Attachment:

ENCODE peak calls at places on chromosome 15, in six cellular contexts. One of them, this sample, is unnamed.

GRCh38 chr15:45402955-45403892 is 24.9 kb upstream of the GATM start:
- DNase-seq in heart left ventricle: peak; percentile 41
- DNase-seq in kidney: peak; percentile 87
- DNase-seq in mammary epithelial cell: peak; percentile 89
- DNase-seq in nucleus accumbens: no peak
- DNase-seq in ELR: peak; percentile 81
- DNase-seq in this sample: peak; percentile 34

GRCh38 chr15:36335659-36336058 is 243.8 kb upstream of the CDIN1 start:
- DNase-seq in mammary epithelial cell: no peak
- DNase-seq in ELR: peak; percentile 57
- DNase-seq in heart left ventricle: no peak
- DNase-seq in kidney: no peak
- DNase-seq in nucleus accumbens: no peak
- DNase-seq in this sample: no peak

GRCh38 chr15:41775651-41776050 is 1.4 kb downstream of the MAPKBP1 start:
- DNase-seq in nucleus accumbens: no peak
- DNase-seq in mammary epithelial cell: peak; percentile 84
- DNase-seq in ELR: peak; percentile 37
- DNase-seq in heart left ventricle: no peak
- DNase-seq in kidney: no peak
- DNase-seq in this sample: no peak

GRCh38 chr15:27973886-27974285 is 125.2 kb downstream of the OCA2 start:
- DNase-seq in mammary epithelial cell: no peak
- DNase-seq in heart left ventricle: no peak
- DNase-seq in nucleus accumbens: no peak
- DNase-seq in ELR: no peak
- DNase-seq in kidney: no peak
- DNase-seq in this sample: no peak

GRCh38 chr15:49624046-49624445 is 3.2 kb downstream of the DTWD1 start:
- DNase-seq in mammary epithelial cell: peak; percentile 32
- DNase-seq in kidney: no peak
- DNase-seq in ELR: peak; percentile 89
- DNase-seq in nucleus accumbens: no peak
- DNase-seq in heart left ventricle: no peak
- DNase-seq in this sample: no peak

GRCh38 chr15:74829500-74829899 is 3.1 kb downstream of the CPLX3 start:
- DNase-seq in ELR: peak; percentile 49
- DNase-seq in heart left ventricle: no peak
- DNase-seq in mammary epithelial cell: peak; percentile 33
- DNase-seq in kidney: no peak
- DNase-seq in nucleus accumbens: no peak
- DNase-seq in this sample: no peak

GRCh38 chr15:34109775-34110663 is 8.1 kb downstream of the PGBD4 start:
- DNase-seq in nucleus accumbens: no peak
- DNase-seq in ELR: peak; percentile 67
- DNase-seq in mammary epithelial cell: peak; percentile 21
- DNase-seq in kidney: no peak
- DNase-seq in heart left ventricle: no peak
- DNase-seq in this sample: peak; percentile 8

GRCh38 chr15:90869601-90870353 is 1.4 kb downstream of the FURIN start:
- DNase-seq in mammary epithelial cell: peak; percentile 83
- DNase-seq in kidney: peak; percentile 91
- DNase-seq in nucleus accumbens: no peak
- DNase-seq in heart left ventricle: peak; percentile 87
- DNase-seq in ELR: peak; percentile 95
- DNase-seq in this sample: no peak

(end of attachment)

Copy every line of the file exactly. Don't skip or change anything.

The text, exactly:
ENCODE peak calls at places on chromosome 15, in six cellular contexts. One of them, this sample, is unnamed.

GRCh38 chr15:45402955-45403892 is 24.9 kb upstream of the GATM start:
- DNase-seq in heart left ventricle: peak; percentile 41
- DNase-seq in kidney: peak; percentile 87
- DNase-seq in mammary epithelial cell: peak; percentile 89
- DNase-seq in nucleus accumbens: no peak
- DNase-seq in ELR: peak; percentile 81
- DNase-seq in this sample: peak; percentile 34

GRCh38 chr15:36335659-36336058 is 243.8 kb upstream of the CDIN1 start:
- DNase-seq in mammary epithelial cell: no peak
- DNase-seq in ELR: peak; percentile 57
- DNase-seq in heart left ventricle: no peak
- DNase-seq in kidney: no peak
- DNase-seq in nucleus accumbens: no peak
- DNase-seq in this sample: no peak

GRCh38 chr15:41775651-41776050 is 1.4 kb downstream of the MAPKBP1 start:
- DNase-seq in nucleus accumbens: no peak
- DNase-seq in mammary epithelial cell: peak; percentile 84
- DNase-seq in ELR: peak; percentile 37
- DNase-seq in heart left ventricle: no peak
- DNase-seq in kidney: no peak
- DNase-seq in this sample: no peak

GRCh38 chr15:27973886-27974285 is 125.2 kb downstream of the OCA2 start:
- DNase-seq in mammary epithelial cell: no peak
- DNase-seq in heart left ventricle: no peak
- DNase-seq in nucleus accumbens: no peak
- DNase-seq in ELR: no peak
- DNase-seq in kidney: no peak
- DNase-seq in this sample: no peak

GRCh38 chr15:49624046-49624445 is 3.2 kb downstream of the DTWD1 start:
- DNase-seq in mammary epithelial cell: peak; percentile 32
- DNase-seq in kidney: no peak
- DNase-seq in ELR: peak; percentile 89
- DNase-seq in nucleus accumbens: no peak
- DNase-seq in heart left ventricle: no peak
- DNase-seq in this sample: no peak

GRCh38 chr15:74829500-74829899 is 3.1 kb downstream of the CPLX3 start:
- DNase-seq in ELR: peak; percentile 49
- DNase-seq in heart left ventricle: no peak
- DNase-seq in mammary epithelial cell: peak; percentile 33
- DNase-seq in kidney: no peak
- DNase-seq in nucleus accumbens: no peak
- DNase-seq in this sample: no peak

GRCh38 chr15:34109775-34110663 is 8.1 kb downstream of the PGBD4 start:
- DNase-seq in nucleus accumbens: no peak
- DNase-seq in ELR: peak; percentile 67
- DNase-seq in mammary epithelial cell: peak; percentile 21
- DNase-seq in kidney: no peak
- DNase-seq in heart left ventricle: no peak
- DNase-seq in this sample: peak; percentile 8

GRCh38 chr15:90869601-90870353 is 1.4 kb downstream of the FURIN start:
- DNase-seq in mammary epithelial cell: peak; percentile 83
- DNase-seq in kidney: peak; percentile 91
- DNase-seq in nucleus accumbens: no peak
- DNase-seq in heart left ventricle: peak; percentile 87
- DNase-seq in ELR: peak; percentile 95
- DNase-seq in this sample: no peak